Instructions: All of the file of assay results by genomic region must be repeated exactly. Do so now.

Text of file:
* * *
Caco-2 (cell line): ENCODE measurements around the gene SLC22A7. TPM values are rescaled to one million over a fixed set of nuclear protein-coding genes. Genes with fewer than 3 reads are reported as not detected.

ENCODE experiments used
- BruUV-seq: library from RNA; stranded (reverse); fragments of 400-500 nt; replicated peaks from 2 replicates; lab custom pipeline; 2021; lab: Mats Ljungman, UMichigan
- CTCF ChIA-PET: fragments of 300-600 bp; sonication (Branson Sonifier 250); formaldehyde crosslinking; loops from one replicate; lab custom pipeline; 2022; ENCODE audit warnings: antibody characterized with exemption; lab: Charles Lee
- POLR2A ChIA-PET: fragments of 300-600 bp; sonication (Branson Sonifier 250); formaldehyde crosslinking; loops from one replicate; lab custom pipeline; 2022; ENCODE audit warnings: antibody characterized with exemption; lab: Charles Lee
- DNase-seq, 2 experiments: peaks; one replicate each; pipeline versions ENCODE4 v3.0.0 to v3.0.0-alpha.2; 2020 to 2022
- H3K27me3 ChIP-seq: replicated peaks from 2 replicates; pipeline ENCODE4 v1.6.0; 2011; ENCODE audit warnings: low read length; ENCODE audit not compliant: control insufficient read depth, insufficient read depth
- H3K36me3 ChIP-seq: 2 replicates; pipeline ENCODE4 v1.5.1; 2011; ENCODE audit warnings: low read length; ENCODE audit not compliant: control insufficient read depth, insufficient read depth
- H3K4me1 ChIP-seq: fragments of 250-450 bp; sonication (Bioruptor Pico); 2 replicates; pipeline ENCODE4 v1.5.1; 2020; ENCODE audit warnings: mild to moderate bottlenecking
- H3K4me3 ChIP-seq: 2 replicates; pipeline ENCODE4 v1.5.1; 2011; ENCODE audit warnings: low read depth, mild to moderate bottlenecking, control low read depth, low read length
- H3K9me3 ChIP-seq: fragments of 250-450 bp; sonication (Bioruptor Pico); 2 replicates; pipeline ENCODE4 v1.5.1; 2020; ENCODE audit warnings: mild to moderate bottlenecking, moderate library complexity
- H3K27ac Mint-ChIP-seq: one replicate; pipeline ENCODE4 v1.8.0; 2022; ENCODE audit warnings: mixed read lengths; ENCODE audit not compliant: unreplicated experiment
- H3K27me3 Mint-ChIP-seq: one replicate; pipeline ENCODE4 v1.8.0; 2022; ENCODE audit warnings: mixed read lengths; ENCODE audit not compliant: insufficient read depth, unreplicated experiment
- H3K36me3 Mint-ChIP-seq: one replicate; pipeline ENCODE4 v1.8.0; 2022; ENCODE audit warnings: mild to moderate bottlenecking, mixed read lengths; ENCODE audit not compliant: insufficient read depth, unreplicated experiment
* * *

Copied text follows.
Caco-2 (cell line): ENCODE measurements around the gene SLC22A7. TPM values are rescaled to one million over a fixed set of nuclear protein-coding genes. Genes with fewer than 3 reads are reported as not detected.

ENCODE experiments used
- BruUV-seq: library from RNA; stranded (reverse); fragments of 400-500 nt; replicated peaks from 2 replicates; lab custom pipeline; 2021; lab: Mats Ljungman, UMichigan
- CTCF ChIA-PET: fragments of 300-600 bp; sonication (Branson Sonifier 250); formaldehyde crosslinking; loops from one replicate; lab custom pipeline; 2022; ENCODE audit warnings: antibody characterized with exemption; lab: Charles Lee
- POLR2A ChIA-PET: fragments of 300-600 bp; sonication (Branson Sonifier 250); formaldehyde crosslinking; loops from one replicate; lab custom pipeline; 2022; ENCODE audit warnings: antibody characterized with exemption; lab: Charles Lee
- DNase-seq, 2 experiments: peaks; one replicate each; pipeline versions ENCODE4 v3.0.0 to v3.0.0-alpha.2; 2020 to 2022
- H3K27me3 ChIP-seq: replicated peaks from 2 replicates; pipeline ENCODE4 v1.6.0; 2011; ENCODE audit warnings: low read length; ENCODE audit not compliant: control insufficient read depth, insufficient read depth
- H3K36me3 ChIP-seq: 2 replicates; pipeline ENCODE4 v1.5.1; 2011; ENCODE audit warnings: low read length; ENCODE audit not compliant: control insufficient read depth, insufficient read depth
- H3K4me1 ChIP-seq: fragments of 250-450 bp; sonication (Bioruptor Pico); 2 replicates; pipeline ENCODE4 v1.5.1; 2020; ENCODE audit warnings: mild to moderate bottlenecking
- H3K4me3 ChIP-seq: 2 replicates; pipeline ENCODE4 v1.5.1; 2011; ENCODE audit warnings: low read depth, mild to moderate bottlenecking, control low read depth, low read length
- H3K9me3 ChIP-seq: fragments of 250-450 bp; sonication (Bioruptor Pico); 2 replicates; pipeline ENCODE4 v1.5.1; 2020; ENCODE audit warnings: mild to moderate bottlenecking, moderate library complexity
- H3K27ac Mint-ChIP-seq: one replicate; pipeline ENCODE4 v1.8.0; 2022; ENCODE audit warnings: mixed read lengths; ENCODE audit not compliant: unreplicated experiment
- H3K27me3 Mint-ChIP-seq: one replicate; pipeline ENCODE4 v1.8.0; 2022; ENCODE audit warnings: mixed read lengths; ENCODE audit not compliant: insufficient read depth, unreplicated experiment
- H3K36me3 Mint-ChIP-seq: one replicate; pipeline ENCODE4 v1.8.0; 2022; ENCODE audit warnings: mild to moderate bottlenecking, mixed read lengths; ENCODE audit not compliant: insufficient read depth, unreplicated experiment